In Chechnya, gangs of men dressed in black, from the Centre for Spiritual and Moral Education, roam the streets lecturing passers-by about the evils of alcohol and the right kind of Islam.
Young men accused of siding with rebel fighters have disappeared from their beds at night never to be seen again. Their relatives have been arrested and their homes burned to the ground.
Women too are targeted by President Ramzan Kadyrov’s reforms.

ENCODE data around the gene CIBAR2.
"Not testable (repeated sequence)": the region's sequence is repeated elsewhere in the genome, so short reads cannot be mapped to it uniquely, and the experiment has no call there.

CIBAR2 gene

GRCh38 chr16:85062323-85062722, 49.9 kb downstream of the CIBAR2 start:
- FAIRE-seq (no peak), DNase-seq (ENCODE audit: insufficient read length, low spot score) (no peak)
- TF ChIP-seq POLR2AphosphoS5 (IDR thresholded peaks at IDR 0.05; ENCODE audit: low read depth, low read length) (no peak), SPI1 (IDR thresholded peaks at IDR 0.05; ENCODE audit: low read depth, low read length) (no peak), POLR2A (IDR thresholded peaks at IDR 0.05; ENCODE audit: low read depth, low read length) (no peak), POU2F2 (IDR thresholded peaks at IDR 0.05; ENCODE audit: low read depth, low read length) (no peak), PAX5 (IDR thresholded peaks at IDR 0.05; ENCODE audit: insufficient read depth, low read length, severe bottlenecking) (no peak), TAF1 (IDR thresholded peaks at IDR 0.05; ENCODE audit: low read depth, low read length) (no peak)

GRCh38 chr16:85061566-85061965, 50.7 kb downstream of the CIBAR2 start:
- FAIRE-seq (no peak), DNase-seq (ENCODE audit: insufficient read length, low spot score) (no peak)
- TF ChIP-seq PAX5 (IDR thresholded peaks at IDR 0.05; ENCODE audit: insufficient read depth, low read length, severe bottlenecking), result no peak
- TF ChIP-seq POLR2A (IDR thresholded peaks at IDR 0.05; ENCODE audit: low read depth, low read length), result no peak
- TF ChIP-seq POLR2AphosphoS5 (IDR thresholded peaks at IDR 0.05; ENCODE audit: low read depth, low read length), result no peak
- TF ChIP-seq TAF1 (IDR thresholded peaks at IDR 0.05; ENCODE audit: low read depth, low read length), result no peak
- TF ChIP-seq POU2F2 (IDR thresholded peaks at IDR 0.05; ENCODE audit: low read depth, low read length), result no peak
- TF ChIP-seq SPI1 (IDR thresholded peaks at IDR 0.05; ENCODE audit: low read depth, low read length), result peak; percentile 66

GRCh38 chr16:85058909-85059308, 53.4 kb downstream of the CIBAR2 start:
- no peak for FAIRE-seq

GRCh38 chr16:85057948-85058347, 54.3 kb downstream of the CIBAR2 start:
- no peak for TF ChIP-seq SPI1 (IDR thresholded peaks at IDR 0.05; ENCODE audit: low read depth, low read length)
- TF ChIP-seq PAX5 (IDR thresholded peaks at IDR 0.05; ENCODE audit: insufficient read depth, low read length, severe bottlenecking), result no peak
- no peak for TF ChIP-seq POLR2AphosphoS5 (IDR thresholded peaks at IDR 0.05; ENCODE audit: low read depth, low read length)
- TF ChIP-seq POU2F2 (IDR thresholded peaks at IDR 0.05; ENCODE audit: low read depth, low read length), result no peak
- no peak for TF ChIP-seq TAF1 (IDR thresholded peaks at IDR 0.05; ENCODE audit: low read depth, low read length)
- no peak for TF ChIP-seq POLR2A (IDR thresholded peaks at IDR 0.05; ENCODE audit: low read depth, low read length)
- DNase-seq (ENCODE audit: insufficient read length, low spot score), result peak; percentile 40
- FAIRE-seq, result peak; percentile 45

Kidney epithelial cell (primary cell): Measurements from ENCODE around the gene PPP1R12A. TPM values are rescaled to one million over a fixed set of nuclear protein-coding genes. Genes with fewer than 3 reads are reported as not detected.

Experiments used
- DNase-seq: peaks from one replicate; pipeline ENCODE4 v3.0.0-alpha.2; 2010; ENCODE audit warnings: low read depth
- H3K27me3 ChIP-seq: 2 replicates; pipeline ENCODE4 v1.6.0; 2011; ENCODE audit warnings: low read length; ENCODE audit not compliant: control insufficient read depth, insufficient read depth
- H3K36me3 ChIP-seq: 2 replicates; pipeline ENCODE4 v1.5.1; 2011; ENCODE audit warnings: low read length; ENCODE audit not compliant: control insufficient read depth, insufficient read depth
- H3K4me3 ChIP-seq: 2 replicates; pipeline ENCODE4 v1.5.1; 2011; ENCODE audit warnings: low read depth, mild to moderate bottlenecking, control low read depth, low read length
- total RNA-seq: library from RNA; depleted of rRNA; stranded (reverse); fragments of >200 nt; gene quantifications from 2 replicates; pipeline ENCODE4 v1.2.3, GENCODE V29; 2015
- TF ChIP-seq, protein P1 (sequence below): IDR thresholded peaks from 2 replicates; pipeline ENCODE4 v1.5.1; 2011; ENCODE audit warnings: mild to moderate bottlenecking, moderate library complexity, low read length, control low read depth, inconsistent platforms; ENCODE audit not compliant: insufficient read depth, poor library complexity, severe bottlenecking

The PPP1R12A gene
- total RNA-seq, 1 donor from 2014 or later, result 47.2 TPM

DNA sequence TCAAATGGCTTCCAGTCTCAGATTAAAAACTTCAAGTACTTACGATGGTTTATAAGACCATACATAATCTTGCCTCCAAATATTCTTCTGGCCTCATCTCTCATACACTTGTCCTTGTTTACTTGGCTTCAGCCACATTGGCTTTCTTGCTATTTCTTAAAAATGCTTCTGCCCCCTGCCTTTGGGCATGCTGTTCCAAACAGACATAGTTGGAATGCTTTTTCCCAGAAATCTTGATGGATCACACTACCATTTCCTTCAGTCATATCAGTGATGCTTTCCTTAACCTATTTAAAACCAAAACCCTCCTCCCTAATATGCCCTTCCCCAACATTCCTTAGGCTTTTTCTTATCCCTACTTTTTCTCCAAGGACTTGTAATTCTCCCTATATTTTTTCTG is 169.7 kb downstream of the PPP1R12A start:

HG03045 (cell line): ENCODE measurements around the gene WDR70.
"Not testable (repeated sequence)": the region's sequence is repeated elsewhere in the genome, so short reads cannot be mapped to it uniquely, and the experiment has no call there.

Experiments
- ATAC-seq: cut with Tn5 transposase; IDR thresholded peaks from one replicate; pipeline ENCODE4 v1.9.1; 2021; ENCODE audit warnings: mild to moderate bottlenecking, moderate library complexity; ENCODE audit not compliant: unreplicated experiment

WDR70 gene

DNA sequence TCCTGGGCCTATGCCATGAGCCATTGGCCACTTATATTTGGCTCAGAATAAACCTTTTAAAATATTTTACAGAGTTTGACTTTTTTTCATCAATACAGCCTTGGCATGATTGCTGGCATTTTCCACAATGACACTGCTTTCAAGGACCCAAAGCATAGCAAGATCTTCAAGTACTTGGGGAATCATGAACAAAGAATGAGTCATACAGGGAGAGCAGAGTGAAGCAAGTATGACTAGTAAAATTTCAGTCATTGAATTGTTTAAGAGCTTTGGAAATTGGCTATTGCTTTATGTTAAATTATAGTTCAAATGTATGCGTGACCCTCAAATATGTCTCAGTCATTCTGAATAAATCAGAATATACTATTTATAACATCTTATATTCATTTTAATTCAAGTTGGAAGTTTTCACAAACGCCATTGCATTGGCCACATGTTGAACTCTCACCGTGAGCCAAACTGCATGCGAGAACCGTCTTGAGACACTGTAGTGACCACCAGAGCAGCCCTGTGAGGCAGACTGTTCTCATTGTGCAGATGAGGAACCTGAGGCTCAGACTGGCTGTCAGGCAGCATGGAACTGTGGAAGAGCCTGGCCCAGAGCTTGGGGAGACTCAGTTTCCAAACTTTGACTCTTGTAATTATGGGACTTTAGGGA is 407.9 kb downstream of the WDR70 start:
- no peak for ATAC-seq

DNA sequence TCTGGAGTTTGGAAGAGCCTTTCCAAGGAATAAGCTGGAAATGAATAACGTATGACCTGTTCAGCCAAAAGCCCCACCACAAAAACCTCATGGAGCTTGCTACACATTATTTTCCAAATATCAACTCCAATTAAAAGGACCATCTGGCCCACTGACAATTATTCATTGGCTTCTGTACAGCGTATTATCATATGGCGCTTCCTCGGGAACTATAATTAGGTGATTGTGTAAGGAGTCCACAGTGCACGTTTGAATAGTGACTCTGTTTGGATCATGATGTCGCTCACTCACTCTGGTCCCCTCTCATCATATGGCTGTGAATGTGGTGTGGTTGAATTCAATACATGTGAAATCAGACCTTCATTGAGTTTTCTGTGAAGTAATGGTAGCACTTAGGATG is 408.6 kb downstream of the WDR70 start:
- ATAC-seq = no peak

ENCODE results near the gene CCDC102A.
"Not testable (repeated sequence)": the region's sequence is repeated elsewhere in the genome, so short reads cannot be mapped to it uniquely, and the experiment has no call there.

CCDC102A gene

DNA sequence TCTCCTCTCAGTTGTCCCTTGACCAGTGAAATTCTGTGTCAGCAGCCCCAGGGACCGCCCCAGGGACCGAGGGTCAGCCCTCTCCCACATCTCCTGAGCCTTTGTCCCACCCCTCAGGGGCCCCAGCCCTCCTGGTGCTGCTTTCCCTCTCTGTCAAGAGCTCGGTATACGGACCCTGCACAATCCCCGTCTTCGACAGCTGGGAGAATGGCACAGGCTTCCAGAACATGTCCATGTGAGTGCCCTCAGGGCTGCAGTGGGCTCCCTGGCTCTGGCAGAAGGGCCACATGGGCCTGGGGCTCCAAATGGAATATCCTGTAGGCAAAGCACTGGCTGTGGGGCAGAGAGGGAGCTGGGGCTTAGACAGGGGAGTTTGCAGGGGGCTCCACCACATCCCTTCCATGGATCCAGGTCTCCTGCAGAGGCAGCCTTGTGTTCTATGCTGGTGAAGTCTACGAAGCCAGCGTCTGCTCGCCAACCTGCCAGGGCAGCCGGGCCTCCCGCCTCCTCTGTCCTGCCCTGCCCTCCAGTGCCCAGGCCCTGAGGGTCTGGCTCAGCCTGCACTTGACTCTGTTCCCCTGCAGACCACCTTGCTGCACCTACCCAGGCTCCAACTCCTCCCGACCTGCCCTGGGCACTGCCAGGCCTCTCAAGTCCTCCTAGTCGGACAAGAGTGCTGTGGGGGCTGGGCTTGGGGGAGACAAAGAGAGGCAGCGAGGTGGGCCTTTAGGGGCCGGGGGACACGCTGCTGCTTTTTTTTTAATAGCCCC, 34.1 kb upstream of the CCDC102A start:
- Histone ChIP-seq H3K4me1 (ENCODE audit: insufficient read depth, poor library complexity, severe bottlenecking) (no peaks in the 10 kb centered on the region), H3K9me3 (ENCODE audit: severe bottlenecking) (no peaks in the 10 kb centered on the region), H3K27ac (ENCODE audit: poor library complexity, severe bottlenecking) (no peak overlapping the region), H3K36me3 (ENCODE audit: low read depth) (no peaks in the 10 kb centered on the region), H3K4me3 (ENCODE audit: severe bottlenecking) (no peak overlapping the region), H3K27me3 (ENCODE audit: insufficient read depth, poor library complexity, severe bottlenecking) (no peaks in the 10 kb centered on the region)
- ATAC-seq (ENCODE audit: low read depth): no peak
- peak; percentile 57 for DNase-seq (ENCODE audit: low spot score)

In 2007, in violation of Russian law, he issued an edict banning women and girls without a headscarf from schools, universities and other public buildings.
Since June, unidentified men with paintball guns have driven round the centre of Grozny shooting at girls with uncovered heads.
Kadyrov boasts that Chechen men can take “second, third and fourth wives” and that polygamy, illegal in Russia, was the best way to revive his war-ravaged republic.
According to some estimates, one in five Chechen marriages begins when a girl is snatched off the street and forced into a car by her future groom and his accomplices. The internet is full of videos of these “bride stealings” set to romantic music.